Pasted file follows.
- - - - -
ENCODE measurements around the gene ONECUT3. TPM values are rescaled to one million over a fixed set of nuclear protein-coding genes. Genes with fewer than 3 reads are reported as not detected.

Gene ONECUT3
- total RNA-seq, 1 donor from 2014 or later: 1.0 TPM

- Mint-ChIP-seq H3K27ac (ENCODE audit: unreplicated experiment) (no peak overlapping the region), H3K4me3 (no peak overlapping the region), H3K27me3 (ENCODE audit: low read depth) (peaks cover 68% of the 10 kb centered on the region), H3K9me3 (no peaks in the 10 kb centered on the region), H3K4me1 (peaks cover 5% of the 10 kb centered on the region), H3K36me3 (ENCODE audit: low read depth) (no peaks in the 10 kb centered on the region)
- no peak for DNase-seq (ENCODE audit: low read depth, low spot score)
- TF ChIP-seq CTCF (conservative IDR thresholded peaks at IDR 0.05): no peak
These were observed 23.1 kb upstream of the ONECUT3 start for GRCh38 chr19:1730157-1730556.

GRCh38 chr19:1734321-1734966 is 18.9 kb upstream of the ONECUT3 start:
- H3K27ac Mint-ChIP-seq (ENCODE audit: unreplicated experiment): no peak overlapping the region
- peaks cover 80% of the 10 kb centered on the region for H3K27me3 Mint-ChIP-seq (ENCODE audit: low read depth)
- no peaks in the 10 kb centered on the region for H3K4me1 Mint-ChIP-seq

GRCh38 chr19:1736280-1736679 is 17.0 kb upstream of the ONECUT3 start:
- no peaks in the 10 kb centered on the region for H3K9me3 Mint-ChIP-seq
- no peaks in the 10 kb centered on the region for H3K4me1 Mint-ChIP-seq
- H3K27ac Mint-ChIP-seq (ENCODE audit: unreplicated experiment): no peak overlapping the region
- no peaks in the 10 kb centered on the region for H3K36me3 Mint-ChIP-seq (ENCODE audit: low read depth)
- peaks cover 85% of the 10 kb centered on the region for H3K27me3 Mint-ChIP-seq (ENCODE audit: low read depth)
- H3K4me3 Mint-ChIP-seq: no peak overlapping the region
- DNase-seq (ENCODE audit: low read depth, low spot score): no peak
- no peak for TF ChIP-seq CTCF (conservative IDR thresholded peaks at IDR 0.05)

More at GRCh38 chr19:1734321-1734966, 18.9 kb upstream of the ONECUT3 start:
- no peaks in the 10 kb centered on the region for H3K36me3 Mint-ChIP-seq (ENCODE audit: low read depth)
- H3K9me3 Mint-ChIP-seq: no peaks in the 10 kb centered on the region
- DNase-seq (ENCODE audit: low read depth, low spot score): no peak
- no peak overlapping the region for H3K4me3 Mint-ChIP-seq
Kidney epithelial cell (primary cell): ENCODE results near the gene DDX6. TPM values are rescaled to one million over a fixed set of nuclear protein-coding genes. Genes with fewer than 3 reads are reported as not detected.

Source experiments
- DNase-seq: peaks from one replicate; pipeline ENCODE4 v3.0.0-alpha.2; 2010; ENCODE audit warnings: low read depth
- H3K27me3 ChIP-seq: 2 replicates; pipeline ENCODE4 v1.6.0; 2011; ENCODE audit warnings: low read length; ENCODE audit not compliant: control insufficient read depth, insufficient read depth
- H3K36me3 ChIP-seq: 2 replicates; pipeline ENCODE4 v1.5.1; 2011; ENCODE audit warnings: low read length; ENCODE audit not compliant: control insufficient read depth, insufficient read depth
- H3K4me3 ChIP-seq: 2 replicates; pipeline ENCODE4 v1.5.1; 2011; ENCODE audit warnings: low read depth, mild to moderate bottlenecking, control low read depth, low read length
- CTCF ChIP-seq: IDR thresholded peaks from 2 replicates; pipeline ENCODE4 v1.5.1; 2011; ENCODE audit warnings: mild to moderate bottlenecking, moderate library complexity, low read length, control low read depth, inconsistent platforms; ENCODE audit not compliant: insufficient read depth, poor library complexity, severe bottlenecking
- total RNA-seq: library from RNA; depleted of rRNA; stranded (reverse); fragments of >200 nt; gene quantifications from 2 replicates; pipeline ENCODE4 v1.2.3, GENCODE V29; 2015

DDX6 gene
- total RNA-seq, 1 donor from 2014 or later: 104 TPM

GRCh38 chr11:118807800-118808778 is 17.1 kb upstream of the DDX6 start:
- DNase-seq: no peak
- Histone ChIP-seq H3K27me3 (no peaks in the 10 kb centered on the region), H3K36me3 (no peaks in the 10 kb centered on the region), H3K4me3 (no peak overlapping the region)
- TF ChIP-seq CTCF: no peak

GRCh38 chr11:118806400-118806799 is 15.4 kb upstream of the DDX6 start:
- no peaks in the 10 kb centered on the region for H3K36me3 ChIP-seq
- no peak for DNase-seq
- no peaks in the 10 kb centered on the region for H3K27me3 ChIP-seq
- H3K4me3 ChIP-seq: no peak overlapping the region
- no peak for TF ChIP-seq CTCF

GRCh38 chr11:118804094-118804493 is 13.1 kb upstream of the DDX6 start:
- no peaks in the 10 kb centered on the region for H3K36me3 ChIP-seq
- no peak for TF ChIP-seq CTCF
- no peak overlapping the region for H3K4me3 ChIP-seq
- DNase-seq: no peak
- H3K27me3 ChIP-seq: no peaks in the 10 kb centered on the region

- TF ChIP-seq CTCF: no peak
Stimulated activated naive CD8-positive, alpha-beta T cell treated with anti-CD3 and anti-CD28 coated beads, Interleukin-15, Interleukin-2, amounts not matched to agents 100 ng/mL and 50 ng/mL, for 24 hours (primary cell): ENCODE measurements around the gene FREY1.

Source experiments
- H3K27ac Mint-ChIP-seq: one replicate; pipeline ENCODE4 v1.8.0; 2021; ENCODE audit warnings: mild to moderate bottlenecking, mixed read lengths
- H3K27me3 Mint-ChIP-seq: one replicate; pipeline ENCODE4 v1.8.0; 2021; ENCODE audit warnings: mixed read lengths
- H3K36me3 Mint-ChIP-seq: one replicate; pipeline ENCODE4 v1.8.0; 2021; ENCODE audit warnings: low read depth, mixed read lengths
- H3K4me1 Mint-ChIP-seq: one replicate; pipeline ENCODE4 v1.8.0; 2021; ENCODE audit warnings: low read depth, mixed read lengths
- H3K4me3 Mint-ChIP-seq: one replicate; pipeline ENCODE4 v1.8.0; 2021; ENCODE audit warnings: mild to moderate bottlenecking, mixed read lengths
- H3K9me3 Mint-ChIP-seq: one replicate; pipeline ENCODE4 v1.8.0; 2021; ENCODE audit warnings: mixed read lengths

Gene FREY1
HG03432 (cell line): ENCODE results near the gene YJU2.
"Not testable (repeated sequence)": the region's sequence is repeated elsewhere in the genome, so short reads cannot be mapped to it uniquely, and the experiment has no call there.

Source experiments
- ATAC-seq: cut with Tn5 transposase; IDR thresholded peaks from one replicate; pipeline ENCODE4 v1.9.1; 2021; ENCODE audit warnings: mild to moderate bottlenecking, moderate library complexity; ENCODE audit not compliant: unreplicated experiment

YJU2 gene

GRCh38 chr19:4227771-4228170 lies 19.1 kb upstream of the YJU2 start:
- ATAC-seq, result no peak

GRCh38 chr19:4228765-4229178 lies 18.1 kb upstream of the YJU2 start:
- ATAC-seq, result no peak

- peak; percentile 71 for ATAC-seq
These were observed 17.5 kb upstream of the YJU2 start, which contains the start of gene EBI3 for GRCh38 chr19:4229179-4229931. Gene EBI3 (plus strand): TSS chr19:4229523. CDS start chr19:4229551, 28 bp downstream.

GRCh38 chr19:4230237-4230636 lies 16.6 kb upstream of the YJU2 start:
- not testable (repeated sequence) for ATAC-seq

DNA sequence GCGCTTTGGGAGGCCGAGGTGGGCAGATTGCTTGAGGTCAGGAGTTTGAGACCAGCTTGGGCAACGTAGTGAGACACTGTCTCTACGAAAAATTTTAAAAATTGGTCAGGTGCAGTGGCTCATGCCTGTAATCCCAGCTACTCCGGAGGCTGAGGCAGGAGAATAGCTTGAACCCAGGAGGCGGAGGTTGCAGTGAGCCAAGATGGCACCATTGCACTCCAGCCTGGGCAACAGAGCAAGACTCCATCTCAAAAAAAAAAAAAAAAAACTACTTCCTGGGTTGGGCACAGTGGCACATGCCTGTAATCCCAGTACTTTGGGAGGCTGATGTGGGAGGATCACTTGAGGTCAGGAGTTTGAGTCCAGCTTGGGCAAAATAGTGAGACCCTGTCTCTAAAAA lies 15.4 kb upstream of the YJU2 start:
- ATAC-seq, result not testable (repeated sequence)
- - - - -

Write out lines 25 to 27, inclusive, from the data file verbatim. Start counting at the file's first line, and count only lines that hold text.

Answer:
- no peak overlapping the region for H3K4me3 Mint-ChIP-seq
Kidney epithelial cell (primary cell): ENCODE results near the gene DDX6. TPM values are rescaled to one million over a fixed set of nuclear protein-coding genes. Genes with fewer than 3 reads are reported as not detected.

Source experiments